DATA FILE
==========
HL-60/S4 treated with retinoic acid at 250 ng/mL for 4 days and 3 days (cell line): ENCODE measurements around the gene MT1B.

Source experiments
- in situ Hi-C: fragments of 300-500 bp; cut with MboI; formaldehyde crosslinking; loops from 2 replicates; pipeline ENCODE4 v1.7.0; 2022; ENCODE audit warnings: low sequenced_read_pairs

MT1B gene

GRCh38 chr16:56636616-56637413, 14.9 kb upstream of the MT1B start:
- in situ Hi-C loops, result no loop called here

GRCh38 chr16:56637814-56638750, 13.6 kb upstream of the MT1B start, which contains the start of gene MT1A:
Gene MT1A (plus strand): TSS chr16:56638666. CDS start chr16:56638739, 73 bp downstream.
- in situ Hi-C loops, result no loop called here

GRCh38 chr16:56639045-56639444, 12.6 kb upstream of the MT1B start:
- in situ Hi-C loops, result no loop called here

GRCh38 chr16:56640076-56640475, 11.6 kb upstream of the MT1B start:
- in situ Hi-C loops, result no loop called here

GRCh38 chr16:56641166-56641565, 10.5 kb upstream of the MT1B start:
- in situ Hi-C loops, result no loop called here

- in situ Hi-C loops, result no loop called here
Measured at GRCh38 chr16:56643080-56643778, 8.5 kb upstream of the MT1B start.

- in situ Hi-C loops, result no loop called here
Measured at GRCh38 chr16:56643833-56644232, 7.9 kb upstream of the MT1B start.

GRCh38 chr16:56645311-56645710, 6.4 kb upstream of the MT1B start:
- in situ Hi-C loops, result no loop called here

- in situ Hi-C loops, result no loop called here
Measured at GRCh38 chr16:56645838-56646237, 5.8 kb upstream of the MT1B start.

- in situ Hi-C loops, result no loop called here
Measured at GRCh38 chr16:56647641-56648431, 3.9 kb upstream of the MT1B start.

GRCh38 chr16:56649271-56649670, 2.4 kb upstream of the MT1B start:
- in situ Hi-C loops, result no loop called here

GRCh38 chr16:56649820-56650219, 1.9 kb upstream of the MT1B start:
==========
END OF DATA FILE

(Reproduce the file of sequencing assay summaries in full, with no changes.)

HL-60/S4 treated with retinoic acid at 250 ng/mL for 4 days and 3 days (cell line): ENCODE measurements around the gene MT1B.

Source experiments
- in situ Hi-C: fragments of 300-500 bp; cut with MboI; formaldehyde crosslinking; loops from 2 replicates; pipeline ENCODE4 v1.7.0; 2022; ENCODE audit warnings: low sequenced_read_pairs

MT1B gene

GRCh38 chr16:56636616-56637413, 14.9 kb upstream of the MT1B start:
- in situ Hi-C loops, result no loop called here

GRCh38 chr16:56637814-56638750, 13.6 kb upstream of the MT1B start, which contains the start of gene MT1A:
Gene MT1A (plus strand): TSS chr16:56638666. CDS start chr16:56638739, 73 bp downstream.
- in situ Hi-C loops, result no loop called here

GRCh38 chr16:56639045-56639444, 12.6 kb upstream of the MT1B start:
- in situ Hi-C loops, result no loop called here

GRCh38 chr16:56640076-56640475, 11.6 kb upstream of the MT1B start:
- in situ Hi-C loops, result no loop called here

GRCh38 chr16:56641166-56641565, 10.5 kb upstream of the MT1B start:
- in situ Hi-C loops, result no loop called here

- in situ Hi-C loops, result no loop called here
Measured at GRCh38 chr16:56643080-56643778, 8.5 kb upstream of the MT1B start.

- in situ Hi-C loops, result no loop called here
Measured at GRCh38 chr16:56643833-56644232, 7.9 kb upstream of the MT1B start.

GRCh38 chr16:56645311-56645710, 6.4 kb upstream of the MT1B start:
- in situ Hi-C loops, result no loop called here

- in situ Hi-C loops, result no loop called here
Measured at GRCh38 chr16:56645838-56646237, 5.8 kb upstream of the MT1B start.

- in situ Hi-C loops, result no loop called here
Measured at GRCh38 chr16:56647641-56648431, 3.9 kb upstream of the MT1B start.

GRCh38 chr16:56649271-56649670, 2.4 kb upstream of the MT1B start:
- in situ Hi-C loops, result no loop called here

GRCh38 chr16:56649820-56650219, 1.9 kb upstream of the MT1B start: